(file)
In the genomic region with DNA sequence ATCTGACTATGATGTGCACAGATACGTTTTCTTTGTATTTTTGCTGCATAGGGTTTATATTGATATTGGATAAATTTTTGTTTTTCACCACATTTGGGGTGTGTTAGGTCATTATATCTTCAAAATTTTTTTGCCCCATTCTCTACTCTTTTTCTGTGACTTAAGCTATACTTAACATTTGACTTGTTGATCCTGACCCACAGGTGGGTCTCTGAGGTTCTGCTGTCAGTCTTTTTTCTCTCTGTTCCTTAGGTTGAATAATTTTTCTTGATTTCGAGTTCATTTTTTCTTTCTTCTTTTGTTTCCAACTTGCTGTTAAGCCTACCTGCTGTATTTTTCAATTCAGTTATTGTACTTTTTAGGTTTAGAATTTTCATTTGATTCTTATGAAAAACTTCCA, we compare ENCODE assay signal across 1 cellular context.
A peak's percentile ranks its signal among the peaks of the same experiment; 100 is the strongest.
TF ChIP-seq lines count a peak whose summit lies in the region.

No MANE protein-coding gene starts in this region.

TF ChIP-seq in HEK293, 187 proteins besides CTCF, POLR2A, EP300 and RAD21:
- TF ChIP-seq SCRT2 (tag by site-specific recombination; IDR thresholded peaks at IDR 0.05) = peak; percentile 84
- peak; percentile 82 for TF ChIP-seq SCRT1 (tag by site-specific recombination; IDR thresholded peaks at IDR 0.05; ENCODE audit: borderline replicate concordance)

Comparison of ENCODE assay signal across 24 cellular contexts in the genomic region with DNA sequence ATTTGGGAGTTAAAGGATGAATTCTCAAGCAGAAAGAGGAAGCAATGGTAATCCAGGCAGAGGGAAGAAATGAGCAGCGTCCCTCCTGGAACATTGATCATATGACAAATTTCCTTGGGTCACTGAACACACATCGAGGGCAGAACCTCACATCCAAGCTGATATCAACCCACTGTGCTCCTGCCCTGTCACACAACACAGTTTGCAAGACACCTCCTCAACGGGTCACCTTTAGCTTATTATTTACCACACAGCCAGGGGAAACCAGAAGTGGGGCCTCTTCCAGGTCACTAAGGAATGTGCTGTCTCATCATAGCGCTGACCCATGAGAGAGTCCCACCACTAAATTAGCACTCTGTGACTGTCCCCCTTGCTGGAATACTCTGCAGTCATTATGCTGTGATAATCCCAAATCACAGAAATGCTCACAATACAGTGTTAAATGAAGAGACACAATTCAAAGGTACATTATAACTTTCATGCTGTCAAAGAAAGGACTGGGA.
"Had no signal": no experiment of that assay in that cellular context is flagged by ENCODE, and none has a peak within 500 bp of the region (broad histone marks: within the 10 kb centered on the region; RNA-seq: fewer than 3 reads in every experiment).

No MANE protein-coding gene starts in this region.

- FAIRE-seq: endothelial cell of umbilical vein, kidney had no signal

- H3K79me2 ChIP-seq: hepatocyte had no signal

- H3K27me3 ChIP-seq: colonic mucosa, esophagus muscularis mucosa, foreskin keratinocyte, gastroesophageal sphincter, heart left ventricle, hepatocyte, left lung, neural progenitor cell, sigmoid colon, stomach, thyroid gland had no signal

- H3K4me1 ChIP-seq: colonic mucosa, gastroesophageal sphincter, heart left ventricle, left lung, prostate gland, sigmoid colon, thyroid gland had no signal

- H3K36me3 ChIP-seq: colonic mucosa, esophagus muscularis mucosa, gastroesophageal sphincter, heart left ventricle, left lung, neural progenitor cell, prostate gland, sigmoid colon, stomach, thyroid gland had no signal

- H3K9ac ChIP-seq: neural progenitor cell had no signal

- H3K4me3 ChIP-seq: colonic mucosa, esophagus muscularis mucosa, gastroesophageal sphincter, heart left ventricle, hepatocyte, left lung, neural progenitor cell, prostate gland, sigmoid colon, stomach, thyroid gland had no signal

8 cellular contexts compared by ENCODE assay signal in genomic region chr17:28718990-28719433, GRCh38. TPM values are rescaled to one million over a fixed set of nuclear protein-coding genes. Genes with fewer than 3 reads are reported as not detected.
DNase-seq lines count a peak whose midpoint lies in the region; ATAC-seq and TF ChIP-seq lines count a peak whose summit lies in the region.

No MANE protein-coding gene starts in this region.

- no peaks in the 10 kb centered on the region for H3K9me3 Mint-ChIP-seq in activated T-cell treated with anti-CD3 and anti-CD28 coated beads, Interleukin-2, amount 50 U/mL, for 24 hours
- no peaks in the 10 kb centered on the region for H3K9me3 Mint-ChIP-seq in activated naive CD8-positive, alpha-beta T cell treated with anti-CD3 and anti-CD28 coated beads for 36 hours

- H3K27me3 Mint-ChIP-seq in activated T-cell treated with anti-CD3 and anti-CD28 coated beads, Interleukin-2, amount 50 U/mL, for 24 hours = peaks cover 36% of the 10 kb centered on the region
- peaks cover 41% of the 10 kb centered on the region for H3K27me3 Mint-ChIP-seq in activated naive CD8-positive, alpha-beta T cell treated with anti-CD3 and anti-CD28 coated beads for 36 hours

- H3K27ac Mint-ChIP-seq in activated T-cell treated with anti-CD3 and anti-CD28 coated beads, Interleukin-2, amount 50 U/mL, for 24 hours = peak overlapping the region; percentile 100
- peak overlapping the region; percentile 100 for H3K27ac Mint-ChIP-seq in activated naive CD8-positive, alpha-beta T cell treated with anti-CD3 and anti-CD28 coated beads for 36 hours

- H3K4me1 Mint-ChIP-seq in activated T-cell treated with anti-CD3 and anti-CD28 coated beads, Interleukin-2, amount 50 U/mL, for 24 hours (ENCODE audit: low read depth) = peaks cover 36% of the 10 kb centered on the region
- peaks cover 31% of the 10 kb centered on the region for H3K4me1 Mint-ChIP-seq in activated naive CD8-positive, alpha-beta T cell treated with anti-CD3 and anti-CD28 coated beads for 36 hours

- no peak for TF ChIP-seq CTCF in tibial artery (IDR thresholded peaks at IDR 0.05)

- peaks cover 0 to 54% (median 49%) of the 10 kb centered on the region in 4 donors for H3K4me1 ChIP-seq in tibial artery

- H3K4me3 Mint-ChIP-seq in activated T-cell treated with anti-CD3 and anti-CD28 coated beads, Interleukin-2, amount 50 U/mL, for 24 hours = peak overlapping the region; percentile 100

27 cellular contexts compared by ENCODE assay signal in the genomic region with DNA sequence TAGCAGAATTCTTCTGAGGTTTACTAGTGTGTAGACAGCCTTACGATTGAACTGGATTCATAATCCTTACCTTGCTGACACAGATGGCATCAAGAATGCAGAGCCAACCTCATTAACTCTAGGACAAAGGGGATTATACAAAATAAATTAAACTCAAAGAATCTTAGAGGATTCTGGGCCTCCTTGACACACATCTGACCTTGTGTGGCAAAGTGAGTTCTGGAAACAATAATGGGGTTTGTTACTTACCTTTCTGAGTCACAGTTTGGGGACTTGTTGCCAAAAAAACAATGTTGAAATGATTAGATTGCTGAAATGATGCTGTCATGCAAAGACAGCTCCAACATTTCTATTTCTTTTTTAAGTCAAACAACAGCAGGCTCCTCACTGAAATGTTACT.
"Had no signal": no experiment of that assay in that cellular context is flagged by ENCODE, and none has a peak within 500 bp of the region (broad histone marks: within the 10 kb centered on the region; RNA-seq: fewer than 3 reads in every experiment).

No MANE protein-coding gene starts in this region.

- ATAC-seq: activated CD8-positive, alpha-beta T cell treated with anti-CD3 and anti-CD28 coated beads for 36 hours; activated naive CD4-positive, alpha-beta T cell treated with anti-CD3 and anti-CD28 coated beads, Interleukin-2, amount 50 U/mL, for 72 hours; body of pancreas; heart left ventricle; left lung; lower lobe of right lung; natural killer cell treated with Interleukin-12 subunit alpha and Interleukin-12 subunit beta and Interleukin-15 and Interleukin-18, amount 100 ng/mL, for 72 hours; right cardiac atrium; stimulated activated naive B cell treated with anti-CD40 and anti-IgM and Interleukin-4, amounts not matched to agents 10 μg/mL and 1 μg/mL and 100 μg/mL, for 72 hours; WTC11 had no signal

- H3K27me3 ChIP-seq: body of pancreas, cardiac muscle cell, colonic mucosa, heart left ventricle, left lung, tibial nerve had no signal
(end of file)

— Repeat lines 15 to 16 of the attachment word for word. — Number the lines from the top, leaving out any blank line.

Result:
- H3K36me3 ChIP-seq: colonic mucosa, esophagus muscularis mucosa, gastroesophageal sphincter, heart left ventricle, left lung, neural progenitor cell, prostate gland, sigmoid colon, stomach, thyroid gland had no signal

- H3K9ac ChIP-seq: neural progenitor cell had no signal